Religion, Freedom of Expression and Evidence

A couple of articles drew my attention recently: Religion Takes Offence Too Easily in the Urban Times and a short note on the debate in the House of Lords, International compliance with Article 18 of the Universal Declaration of Human Rights concerning freedom of belief.

From the Lords’ debate:

… Lord Singh of Wimbledon: ‘Religions do not help themselves by claims of exclusivity or superiority. This simply demeans other members of our one human race and suggests that they, the others, are lesser beings. We all know what happens in the school playground when one boy boasts—it is usually boys—that, “My dad is bigger or stronger or cleverer than your dad”. The end result is fisticuffs. My appeal to our different religions and the leaders of religion is to stop playing children’s games.’

From the Urban Times piece:

… offering my two cents. I wrote that therein lies the bane of religion. When confronted with fact, the religious deem it a mockery of their beliefs. They expect their irrational points of view to be treated with the same respect as all facts, neglecting the FACT that their claims have been proven unable to stand up to rational, realistic, or critical scrutiny. [On second thought, they demand that their points of view be treated better than facts, because you can make fun of facts, but you apparently can’t make fun of theological assertions.]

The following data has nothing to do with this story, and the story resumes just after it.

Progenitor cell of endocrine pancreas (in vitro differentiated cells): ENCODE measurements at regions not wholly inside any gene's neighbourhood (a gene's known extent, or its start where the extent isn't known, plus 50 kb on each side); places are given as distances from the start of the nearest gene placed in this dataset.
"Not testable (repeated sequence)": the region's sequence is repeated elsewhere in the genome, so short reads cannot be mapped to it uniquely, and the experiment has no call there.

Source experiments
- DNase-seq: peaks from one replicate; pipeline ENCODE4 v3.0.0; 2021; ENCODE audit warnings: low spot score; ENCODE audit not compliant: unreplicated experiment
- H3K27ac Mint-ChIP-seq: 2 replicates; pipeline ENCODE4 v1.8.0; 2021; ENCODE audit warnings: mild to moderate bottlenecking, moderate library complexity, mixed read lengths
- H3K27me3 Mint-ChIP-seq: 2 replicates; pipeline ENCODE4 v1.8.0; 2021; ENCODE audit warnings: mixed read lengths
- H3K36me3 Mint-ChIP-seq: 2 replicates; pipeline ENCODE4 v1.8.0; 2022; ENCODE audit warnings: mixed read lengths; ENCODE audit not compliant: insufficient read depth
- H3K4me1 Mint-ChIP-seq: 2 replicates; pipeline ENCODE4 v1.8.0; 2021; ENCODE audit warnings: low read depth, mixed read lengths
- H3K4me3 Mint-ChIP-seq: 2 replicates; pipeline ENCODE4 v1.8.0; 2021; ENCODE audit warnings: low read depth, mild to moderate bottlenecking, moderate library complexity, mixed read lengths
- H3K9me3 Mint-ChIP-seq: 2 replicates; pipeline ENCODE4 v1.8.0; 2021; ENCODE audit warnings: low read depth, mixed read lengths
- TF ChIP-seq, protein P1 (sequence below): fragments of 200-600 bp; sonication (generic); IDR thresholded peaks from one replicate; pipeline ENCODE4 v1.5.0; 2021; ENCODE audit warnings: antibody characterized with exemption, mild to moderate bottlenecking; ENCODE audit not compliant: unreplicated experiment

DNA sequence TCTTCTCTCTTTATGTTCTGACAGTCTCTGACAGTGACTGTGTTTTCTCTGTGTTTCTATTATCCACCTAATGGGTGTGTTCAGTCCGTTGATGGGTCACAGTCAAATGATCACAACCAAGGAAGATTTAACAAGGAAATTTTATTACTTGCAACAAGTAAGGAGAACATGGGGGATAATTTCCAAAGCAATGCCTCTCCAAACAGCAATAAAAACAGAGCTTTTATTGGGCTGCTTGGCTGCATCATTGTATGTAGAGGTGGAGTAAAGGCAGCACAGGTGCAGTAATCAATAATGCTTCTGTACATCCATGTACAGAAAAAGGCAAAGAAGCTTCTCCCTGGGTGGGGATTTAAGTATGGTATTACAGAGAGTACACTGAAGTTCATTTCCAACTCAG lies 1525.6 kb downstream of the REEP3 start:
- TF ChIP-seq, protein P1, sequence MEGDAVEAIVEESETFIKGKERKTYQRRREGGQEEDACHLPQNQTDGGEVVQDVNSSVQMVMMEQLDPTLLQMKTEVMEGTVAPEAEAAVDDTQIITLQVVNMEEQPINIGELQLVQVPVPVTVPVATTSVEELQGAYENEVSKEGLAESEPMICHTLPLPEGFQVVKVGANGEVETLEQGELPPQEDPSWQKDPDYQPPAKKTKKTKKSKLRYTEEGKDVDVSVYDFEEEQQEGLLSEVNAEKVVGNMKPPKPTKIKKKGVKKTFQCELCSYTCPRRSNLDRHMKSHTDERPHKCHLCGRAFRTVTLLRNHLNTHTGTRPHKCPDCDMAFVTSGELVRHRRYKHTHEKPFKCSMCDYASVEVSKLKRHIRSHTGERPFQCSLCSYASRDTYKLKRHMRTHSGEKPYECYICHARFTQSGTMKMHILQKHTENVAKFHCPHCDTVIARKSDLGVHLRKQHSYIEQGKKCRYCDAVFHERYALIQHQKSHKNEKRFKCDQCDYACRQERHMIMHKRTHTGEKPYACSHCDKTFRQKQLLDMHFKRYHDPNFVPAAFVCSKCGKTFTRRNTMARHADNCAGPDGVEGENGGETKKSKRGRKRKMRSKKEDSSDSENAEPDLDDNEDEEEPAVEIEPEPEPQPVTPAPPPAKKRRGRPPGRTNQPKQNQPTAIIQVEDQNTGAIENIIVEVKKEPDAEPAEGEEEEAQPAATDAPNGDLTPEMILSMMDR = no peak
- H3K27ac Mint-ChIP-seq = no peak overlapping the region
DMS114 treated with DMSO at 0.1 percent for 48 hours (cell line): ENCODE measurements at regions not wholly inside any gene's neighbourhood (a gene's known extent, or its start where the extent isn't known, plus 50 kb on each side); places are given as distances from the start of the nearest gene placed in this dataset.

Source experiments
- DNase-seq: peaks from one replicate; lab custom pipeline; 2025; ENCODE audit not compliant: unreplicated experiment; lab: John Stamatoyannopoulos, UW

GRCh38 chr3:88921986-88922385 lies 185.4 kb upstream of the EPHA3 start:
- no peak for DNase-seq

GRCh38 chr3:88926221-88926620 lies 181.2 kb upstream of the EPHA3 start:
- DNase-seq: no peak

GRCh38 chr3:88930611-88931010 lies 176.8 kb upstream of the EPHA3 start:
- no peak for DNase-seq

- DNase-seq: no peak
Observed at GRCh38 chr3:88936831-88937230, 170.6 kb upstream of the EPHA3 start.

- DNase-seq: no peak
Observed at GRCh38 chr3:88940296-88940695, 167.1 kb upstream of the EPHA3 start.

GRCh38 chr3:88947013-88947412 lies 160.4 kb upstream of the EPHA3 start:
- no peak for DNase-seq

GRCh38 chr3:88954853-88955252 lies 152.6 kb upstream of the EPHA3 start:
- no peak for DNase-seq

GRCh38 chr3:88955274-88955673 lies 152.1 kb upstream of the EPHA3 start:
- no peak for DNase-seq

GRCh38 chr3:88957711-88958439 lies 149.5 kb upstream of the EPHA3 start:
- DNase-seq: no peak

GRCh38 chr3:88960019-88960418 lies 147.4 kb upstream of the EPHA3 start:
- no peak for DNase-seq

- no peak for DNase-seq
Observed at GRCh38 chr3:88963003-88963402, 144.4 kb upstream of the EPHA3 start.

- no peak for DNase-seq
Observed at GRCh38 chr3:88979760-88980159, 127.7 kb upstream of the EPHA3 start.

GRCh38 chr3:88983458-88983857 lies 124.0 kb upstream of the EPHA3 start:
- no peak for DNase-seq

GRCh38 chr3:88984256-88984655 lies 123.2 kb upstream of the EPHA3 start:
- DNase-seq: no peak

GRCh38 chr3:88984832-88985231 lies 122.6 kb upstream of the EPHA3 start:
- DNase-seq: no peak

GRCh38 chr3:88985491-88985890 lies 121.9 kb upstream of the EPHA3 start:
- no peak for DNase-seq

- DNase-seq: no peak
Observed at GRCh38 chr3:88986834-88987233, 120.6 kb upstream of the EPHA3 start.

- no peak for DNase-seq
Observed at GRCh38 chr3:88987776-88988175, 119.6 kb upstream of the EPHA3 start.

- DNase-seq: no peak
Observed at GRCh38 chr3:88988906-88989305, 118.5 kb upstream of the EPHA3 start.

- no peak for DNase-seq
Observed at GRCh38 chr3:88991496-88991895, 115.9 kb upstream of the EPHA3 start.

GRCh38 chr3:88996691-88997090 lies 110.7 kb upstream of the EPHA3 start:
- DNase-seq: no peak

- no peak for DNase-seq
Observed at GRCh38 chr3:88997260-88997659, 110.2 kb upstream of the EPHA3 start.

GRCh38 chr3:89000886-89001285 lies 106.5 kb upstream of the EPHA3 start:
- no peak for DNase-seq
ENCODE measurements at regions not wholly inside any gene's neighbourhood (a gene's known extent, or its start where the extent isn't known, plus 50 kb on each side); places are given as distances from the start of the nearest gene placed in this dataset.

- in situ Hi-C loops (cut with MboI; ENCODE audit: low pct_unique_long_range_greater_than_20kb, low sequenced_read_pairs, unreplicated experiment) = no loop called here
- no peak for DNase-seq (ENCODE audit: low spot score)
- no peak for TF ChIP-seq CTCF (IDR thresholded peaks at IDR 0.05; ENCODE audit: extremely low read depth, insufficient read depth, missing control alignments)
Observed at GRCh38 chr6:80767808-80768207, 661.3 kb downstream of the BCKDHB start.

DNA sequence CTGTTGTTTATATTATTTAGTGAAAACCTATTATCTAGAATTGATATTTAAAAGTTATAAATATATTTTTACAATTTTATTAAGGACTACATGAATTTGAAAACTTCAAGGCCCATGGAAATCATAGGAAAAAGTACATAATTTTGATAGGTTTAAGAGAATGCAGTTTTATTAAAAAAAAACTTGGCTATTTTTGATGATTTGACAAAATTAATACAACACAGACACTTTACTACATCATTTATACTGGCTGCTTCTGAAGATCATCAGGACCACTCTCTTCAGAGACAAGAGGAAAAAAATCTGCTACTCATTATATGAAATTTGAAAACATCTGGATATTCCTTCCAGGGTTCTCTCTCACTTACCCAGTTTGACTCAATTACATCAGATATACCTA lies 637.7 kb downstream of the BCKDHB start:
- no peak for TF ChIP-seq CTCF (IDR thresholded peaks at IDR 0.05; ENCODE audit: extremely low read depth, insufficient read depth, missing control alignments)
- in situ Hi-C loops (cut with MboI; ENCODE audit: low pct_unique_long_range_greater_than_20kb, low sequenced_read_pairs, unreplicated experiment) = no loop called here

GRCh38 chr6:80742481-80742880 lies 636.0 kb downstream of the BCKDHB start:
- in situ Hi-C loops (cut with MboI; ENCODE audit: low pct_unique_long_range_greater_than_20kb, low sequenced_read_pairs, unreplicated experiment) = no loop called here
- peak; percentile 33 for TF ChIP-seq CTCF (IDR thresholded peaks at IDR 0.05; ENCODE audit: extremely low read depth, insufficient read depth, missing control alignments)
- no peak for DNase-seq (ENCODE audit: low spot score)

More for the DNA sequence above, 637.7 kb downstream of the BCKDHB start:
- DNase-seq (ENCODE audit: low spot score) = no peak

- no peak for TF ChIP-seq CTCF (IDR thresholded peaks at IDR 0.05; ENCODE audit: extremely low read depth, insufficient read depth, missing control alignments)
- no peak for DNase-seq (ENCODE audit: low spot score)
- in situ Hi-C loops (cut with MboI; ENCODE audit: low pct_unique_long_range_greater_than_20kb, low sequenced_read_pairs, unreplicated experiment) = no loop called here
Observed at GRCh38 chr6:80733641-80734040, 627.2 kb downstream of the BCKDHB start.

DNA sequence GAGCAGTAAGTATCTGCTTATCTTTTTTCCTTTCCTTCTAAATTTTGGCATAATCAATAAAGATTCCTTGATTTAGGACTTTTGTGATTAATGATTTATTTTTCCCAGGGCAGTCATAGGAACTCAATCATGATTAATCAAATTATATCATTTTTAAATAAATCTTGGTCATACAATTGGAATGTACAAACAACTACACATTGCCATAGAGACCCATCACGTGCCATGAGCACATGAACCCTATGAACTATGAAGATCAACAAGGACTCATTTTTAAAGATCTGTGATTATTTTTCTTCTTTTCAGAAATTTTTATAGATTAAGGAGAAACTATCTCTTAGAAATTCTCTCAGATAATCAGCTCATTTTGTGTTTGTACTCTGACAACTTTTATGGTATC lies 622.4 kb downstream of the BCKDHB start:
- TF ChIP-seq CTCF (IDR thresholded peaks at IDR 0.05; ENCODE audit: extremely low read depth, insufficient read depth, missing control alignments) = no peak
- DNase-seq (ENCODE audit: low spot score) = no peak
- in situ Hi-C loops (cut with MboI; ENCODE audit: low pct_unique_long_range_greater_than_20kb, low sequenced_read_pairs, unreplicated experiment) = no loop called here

Both of these remarks seem to me to make entirely valid points. In the UK, society is certainly becoming more secular, and the suggestion that religion is needed to maintain morals and standards of behaviour is not acceptable. The argument that use of the scientific method and the requirement for evidence is some form of bullying is no less sound. I realise, of course, that not everyone will change their views despite overwhelming evidence—anthropogenic climate change, creationism/intelligent design, vaccination, the Decision Review System.

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